Impact of Coos Ransomware Virus
The so-called Coos virus has been detected in active attack campaigns. It is based on the code of the infamous ransomware family STOP. The code of this threat is designed to plague essential system settings with the purpose to reach target types of files and encode them with sophisticated cipher algorithm.
The beginning of the attack is marked by the execution of Coos ransomware payload file. Soon after this event occurs, the threat becomes able to pass through several stages. At first, it triggers the creation of additional malicious files that support all of the following infective operations. The ransomware could either create or drop them on the system. Typically, threats like Coos ransomware are designed to place malicious files in the following system folders – %Roaming% , %Windows% , %AppData% , %Local% , %Temp%
Afterward, Coos ransomware starts executing them in a predefined order. As a result, some essential system settings are heavily modified and misused by the cryptovirus. Affected could be also registry keys stored by the Registry Editor, legitimate processes and other major components that control the regular system performance.
Following system corruption, Coos virus utilizes a built-in encryption module to complete its main purpose – data encryption. Since this module is designed to transform the code of targeted files with a sophisticated cipher algorithm, the files remain unusable until their code is reverted back to its original state.
All files that are renamed with the extension .coos are encrypted by the ransomware. Unfortunately, they could be all files that store valuable data of your like:
Following data corruption, the Coos STOP virus drops a text file that contains a ransom message. This file appears on the screen as its purpose is to blackmail you into paying hackers a ransom fee.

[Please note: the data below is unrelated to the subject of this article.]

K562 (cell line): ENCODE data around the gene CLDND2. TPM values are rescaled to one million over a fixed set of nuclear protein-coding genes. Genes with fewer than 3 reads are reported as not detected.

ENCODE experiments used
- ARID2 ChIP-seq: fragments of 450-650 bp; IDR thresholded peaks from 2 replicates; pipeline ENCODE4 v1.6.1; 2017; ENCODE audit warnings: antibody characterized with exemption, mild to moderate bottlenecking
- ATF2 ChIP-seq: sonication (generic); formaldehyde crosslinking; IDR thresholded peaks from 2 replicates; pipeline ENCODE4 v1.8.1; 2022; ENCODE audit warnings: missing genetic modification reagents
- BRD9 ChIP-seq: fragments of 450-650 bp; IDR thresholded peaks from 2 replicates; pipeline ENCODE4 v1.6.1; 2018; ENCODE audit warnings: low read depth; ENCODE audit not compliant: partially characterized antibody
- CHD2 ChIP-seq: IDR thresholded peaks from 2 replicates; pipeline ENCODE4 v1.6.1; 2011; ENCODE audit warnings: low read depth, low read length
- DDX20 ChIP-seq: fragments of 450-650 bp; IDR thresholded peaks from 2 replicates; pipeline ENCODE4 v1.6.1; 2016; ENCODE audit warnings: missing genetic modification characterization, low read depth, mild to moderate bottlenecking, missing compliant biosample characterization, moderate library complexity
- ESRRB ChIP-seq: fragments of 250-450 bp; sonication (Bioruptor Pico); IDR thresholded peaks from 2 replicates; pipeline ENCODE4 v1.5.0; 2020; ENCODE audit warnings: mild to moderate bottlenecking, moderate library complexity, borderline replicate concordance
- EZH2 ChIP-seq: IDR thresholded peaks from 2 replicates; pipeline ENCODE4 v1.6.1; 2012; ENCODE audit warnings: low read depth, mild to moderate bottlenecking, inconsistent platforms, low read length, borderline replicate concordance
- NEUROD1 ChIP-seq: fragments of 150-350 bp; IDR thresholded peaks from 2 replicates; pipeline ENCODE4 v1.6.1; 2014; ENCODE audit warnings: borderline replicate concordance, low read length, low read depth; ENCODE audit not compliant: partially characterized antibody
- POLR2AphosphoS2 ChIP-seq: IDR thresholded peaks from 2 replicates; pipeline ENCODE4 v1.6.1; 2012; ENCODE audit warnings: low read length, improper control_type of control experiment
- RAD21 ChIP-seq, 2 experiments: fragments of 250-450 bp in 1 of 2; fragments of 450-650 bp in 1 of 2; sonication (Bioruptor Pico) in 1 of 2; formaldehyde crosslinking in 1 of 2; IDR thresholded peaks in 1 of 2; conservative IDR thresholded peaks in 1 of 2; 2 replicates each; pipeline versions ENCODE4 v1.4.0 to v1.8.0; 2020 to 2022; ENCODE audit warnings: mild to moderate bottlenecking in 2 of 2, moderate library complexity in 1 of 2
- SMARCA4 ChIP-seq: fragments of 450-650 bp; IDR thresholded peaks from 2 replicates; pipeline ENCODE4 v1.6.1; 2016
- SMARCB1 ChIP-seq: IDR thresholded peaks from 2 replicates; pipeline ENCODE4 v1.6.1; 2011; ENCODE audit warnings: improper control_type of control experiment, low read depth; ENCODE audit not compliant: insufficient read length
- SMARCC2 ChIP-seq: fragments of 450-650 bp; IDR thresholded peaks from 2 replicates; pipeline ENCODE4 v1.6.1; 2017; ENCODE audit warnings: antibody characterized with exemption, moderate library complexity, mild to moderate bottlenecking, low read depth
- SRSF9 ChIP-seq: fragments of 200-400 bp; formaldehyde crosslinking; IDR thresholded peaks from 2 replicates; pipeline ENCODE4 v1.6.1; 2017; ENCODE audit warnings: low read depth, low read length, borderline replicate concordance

For the sake of your security, it is recommendable to refrain from contacting hackers. They may attempt to trick you once again by sending an inefficient decryption tool or additional malware. Furthermore, you will only encourage them to continue with their vicious operations, if you pay the demanded ransom. Security experts advise victims to remove malicious Coos ransomware files and wait patiently for a free decryption solution. The good news is that Emsisoft has released a free STOP ransomware” rel=”noopener” target=”_blank”>STOP ransomware decryption tool. It is not updated to support the Coos virus strain but chances are that it will be very soon. Don’t lose faith, remove Zobm ransomware, back up .coos files and wait until the decryptor is updated.
Please note that paying the requested ransom fee to cybercriminals does not really solve your problem with Coos cryptovirus. In fact, you only encourage hackers to continue spreading ransomware of this kind. Instead, you must remove the threat immediately, and only then look for optional ways to recover your data.